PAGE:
The early Europeans were mainly interested in the fur trade. They formed “joint stock companies” in which a small number of grandees controlled companies such as the Hudson’s Bay Company and the Northwest Company in North America and the East India Company in India. None of the high British Lords and proprietors who initially backed “a Speculative Voyage to North America”, including Sir George Carteret and the esteemed scientist, Robert Boyle, had interest in going to the “New World”. They financed the project, bought a boat (Nonesuch) and sent Pierre Radisson and his brother-in-law, Medard Chouart Sieur des Grosseilleres back to Canada in 1668. They returned in October, 1669 with valuable furs and were granted the Royal Charter the following year. These promoters were noblemen who were only interested in profit and the prestige that came with the project. Visits to the New World were optional. Over time these companies evolved into modern corporations that were given the same legal rights as individuals, but lacked any attachment to the land or local people. This is vastly different from the sustainable practices of First Nations developed over 14,000 years. Yes, materially we have made fantastic progress over the last two centuries. But many people, especially those belonging to First Nations have been left out.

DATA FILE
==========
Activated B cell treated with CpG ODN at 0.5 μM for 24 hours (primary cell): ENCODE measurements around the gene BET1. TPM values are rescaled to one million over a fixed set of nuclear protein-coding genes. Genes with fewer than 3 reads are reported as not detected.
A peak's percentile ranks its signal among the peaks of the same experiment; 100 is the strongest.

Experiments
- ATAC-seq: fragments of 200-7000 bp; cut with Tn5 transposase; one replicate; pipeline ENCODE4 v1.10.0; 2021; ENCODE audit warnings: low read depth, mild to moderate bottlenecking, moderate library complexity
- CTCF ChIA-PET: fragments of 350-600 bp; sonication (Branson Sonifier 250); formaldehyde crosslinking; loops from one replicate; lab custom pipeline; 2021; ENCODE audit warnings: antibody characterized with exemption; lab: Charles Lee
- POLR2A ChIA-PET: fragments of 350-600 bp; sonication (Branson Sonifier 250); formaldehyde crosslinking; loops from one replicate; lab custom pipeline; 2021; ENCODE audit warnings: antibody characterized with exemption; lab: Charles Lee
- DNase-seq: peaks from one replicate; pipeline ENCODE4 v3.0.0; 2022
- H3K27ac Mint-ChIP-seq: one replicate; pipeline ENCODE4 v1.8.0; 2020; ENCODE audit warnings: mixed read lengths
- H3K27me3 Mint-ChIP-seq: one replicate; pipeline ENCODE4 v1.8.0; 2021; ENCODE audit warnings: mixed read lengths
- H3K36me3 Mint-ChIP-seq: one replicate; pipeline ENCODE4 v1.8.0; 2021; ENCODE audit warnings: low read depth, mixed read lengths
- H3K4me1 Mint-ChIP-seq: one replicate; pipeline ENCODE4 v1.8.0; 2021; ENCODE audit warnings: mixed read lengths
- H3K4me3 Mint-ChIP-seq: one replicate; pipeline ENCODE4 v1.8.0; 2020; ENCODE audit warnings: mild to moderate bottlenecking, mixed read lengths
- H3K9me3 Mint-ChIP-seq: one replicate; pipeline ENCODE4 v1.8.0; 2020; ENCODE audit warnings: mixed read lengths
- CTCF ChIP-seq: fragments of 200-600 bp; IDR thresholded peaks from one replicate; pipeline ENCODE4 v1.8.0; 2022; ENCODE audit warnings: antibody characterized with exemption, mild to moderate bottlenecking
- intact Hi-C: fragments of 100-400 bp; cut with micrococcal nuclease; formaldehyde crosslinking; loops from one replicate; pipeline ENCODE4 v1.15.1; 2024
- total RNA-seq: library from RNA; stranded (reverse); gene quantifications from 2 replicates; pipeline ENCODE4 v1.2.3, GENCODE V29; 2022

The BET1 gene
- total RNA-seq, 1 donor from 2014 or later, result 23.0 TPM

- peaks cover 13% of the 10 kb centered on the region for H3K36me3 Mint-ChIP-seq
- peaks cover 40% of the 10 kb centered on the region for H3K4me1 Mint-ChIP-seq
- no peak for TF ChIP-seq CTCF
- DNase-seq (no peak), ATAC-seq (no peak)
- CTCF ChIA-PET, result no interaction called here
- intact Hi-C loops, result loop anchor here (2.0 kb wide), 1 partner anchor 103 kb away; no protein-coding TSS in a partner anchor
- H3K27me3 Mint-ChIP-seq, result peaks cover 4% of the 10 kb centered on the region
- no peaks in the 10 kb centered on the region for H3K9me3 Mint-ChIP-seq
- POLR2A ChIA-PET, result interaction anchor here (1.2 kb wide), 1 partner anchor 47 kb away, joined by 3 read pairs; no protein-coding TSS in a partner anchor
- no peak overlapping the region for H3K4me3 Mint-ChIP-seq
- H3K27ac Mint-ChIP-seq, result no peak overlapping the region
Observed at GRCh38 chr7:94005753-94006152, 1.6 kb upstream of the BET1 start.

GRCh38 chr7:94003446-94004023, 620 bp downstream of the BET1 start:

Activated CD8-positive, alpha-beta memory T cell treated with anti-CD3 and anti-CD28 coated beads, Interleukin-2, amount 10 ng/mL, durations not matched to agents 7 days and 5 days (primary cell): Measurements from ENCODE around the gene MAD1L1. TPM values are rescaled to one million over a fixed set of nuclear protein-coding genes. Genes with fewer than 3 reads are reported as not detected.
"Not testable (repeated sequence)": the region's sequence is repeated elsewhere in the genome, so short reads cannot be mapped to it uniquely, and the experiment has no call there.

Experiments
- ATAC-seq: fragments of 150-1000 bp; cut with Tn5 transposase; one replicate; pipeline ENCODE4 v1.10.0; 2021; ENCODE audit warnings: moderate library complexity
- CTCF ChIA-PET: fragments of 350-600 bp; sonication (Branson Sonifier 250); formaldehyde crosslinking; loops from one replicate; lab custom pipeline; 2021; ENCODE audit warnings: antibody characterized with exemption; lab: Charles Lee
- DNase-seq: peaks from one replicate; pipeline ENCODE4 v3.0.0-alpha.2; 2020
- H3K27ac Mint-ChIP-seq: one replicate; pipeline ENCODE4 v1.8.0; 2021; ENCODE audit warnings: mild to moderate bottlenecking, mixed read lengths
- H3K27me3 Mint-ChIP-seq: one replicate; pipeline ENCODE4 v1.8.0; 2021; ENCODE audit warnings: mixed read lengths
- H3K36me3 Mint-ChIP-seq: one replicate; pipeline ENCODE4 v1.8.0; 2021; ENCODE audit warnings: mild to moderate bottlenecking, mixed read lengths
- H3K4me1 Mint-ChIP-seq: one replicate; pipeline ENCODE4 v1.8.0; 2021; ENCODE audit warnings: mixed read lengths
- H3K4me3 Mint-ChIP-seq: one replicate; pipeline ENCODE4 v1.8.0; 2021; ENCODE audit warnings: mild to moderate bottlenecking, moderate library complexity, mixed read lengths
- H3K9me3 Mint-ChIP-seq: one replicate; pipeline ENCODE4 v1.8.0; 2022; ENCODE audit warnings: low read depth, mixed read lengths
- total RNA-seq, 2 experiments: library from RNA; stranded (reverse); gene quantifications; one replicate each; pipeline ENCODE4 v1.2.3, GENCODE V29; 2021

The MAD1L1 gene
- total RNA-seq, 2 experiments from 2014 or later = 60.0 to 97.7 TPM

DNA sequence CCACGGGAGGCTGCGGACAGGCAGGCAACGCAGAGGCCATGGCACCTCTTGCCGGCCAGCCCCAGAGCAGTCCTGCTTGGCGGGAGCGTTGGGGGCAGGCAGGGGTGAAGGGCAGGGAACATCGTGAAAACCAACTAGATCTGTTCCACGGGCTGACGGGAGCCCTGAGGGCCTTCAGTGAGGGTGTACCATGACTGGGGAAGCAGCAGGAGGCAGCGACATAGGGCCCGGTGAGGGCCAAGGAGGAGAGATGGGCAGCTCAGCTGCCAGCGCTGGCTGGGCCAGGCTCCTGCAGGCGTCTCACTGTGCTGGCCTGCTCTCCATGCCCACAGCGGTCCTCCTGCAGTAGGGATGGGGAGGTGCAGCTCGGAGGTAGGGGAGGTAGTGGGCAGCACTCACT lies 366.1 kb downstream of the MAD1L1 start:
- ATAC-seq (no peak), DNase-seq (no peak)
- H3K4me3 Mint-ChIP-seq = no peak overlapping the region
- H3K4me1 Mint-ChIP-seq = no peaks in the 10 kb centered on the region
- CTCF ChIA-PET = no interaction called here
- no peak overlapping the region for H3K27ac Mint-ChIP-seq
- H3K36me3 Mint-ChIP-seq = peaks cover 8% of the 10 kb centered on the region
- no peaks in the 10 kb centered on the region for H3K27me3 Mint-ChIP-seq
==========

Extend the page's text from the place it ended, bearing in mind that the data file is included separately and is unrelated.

While the power and influence of corporations has reached new heights inequality is growing even for the middle classes. Pollution is increasing, the planet is warming and oceans are acidifying. We and the planet are at a tipping point. We can’t go back to pre-industrial times. We must go forward. Perhaps there is a way of combining science and technology with the teachings of First Nations. Here in B.C., First Nation Guardians, including the Heiltsuk, Haida and Kitasoo/Xai’xais have become essential in preserving fisheries. As in other parts of the world the knowledge-keepers are mentoring youth about the land and surrounding seas and reporting on overfishing and pollution. They are re-establishing traditional fishing practices and providing useful knowledge to boaters and other visitors. The Guardians are using traditional knowledge combined with computers, GPS and modern science to make a major contribution to our coast. This is something that we all can benefit from.


In the Gulf Islands, on Russell Island and near Fulford Harbour on Saltspring Island, people from the Hul’q’umi’num’ and WSANEC First Nations, along with Parks Canada, are re-establishing clam gardens that have been lying idle for hundreds of years. It has been only recently that these structures, some quite large, have been re-discovered on diverse coasts from Alaska to California. In the Gulf Islands, Coast Salish elders are teaching younger people how to create these habitats for clams, crabs, urchins, kelp and fish. These habitats can produce up to four times more than the amount of edible marine species that would normally exist.
 

noah-boyer-mXz8dKrpO8w-unsplash.jpg